A mood piece disguised as a crime film, about futility and anomie set in a marginal underworld of pornography, crime, prostitution, seedy nightclubs, and lowdown cafes and restaurants.
Franz Walsch (Harry Baer) is released from prison but is slowly drawn back to a life of crime. He’s loved by two women (Hanna Schygulla and Margarethe von Trotta). The first is obsessed with and will betray him, the latter he shares with Günther (Günther Kaufman), a criminal colleague, with whom he seems to share an affection that does not seem purely platonic.
This one of a series of nine films Fassbinder would direct between Nov. 69 and Nov. 70: prodigious. And one sees and equally prodigious advancement in Fassbinder’s audio-visual skills; the camera is more mobile; the shots more interestingly framed and composed; there are zooms; action now takes place on different planes.
The queerness is still ever-present (a barman tells a gay couple, ‘you still fooling around with that nonsense?’: they seem the only happy people in the film). The presence of Günther adds a racial dimension to the film’s depiction of class and criminality. I was struck once again by the supermarkets, bursts of light in this otherwise dark film, and particularly notable in the scene where the wounded Günther trawls the dark streets where the shops seem to glow with light and goods, but the doors are closed to people like him. The only way in for people like them is to rob, which is of course also their way out. Those who loved Franz will weep at his funeral, even as that love hurried him on to his death. I liked it very much.
PS: Camp is not the first thing that comes to mind when one thinks of Fassbinder, but the two musical numbers here (Schygulla doing Dietrich’s Mein Blonde Babe; and Carla Egerer singing the theme tune from HUSH, HUSH, SWEET CHARLOTTE just before she’s killed) suggest a re-think might be necessary. It’s camp that doesn’t feel campy, and used more as used as dour acceptance of inevitable nothingness rather than as joyful queer survival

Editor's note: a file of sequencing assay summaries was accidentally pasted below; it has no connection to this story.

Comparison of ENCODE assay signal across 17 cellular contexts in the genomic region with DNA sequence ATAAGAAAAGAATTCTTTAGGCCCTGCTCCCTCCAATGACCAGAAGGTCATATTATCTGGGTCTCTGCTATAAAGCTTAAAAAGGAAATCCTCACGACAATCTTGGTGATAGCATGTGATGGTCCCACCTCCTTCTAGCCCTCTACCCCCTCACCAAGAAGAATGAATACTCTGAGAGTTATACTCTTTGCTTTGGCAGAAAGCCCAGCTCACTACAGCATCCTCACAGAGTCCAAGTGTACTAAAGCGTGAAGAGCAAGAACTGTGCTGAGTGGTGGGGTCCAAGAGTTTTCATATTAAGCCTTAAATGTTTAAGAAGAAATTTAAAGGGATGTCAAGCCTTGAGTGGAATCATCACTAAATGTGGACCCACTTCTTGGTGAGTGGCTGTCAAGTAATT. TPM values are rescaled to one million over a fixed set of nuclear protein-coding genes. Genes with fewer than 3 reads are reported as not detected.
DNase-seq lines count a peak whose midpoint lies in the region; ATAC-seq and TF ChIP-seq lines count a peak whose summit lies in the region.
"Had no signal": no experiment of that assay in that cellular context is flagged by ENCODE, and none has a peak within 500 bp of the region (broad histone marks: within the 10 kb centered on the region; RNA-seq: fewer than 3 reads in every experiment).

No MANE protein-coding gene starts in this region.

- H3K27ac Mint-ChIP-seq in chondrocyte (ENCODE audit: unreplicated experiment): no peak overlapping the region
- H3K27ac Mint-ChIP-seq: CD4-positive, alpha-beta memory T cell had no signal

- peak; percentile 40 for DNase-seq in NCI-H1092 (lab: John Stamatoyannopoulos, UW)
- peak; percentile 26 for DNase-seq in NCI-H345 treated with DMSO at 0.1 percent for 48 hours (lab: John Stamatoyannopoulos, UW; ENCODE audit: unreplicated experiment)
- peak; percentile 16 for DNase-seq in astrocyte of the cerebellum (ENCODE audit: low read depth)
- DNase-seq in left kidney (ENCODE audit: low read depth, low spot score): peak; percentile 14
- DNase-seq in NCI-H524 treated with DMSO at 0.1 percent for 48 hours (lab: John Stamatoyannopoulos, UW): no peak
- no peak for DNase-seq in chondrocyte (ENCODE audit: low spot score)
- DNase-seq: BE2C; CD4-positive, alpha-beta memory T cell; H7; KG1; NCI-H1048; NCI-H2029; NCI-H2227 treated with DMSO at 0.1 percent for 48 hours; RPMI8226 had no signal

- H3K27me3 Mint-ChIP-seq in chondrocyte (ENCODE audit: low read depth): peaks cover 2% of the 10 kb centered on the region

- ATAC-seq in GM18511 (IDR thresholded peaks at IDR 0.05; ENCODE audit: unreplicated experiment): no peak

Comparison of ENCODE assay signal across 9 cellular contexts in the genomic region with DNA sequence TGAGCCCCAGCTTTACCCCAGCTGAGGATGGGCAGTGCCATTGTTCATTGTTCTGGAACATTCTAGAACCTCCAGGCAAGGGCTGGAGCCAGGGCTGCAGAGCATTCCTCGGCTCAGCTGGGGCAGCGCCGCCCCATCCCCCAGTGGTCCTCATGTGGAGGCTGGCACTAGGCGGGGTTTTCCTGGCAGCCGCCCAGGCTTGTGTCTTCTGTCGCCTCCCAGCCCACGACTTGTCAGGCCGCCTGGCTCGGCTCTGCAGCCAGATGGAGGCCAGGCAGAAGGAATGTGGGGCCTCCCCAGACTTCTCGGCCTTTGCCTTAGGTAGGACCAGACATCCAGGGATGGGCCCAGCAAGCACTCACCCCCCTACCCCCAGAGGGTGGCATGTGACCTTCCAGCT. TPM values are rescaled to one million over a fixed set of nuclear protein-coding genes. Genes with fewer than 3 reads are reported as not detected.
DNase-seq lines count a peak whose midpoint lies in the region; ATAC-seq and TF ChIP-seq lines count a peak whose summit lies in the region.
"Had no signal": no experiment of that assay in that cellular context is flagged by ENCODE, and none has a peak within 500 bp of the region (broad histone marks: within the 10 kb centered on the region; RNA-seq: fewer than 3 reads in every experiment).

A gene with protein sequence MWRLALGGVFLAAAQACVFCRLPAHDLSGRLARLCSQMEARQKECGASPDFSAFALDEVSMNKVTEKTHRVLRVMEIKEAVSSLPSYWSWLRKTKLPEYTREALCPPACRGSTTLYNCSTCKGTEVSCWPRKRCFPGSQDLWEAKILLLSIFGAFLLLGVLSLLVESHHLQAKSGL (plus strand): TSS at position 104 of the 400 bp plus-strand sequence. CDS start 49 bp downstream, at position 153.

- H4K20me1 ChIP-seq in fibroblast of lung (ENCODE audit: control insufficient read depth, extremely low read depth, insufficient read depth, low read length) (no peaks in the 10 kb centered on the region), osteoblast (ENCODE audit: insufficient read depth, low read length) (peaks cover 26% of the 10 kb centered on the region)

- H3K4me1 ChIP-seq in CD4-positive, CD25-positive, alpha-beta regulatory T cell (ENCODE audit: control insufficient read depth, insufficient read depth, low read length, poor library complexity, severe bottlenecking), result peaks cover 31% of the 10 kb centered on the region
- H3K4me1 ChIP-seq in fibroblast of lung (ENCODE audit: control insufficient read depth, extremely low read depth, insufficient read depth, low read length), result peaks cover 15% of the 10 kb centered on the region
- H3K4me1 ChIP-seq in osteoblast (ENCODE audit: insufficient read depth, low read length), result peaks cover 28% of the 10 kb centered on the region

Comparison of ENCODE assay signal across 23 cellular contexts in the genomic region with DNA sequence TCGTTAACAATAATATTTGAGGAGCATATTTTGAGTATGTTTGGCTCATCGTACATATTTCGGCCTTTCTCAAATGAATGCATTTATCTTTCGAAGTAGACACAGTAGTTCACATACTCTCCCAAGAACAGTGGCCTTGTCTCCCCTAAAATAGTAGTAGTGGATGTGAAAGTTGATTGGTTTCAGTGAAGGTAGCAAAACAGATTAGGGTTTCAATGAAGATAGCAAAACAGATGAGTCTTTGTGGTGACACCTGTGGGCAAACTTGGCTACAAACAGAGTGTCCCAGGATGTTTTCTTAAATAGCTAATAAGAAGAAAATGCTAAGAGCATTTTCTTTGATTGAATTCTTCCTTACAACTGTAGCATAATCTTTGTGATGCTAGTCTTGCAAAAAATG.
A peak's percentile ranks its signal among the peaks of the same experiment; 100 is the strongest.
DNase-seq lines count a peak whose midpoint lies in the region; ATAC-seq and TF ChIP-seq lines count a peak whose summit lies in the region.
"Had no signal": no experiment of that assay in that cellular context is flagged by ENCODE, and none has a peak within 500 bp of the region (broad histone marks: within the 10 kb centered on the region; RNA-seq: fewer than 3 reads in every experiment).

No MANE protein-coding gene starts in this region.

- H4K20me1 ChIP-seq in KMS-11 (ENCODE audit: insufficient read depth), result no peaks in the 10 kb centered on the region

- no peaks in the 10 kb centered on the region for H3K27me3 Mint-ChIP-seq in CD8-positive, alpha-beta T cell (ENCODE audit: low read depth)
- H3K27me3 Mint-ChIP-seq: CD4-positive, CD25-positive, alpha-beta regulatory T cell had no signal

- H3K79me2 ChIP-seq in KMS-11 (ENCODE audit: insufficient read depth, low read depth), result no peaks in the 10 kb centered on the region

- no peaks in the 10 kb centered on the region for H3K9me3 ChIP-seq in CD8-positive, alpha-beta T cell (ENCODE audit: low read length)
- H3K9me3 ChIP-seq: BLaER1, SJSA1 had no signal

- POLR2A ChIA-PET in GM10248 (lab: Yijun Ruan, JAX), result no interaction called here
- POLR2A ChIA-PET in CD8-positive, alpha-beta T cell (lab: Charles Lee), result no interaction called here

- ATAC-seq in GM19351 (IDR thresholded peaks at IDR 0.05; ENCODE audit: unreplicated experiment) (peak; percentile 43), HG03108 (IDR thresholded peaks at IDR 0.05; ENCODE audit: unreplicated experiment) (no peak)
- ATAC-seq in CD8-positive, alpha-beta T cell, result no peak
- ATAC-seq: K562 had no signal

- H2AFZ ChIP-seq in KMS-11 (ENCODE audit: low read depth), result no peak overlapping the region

As surprising as the queerness is the male full frontal nudity in mainstream feature cinema so early on:
Fassbinder’s Cinema continues to be loaded with film references. This one below was one of the most striking:
Part of a cycle of Orientalist films in which white people undergo exotic adventures in the Far East, with the female stars (Dietrich, Harlow, Stanwyck) playing characters with names like Shanghai Lily, China Doll, Megan, and Poppy Smith, women forced to live by their wits and their bodies; the film dramatising their progressive decline into sexual degradation as a forbidden frisson of delight for the evil men in the narrative and for the audiences in the cinema: Shanghai Express (Josef Von Sternberg, 1932), The Bitter Tea of General Yen (Frank Capra, 1932), China Seas (Tay Garnett, 1935), Shanghai Gesture (Josef Von Sternberg, 1941).
Mandalay (Michael Curtiz, 1934) falls in the middle of this cycle. It’s a Kay Francis vehicle in which she starts off as Tanya Bodoroff, a woman stuck in Rangoon who finds love with gunrunner Tony Evans (Ricardo Cortez). He’s going through financial difficulties and thinks nothing of selling her off to Nick (Warner Oland) where as the ‘hostess’ of his nightclub she becomes the notorious Spot White, who sells her favours for profit and who’s main mission is to make men pay with much more than their wallet. She finally escapes this life and becomes Marjorie Lang, a woman intent on redeeming herself and the alcoholic Dr. Gregory Burton (Lyle Talbot) by bringing medical relief into the fever country where only one in a hundred returns alive. Tony returns to claim her just as she’s getting close to the Doctor, but he only wants her as the ‘Spot White’ who will make him money. He’s s quickly disposed of, in the exact fashion he’d tried to trick the authorities with earlier, falling overboard after poisoning, and thus freeing her to properly redeem herself. It’s a camp classic.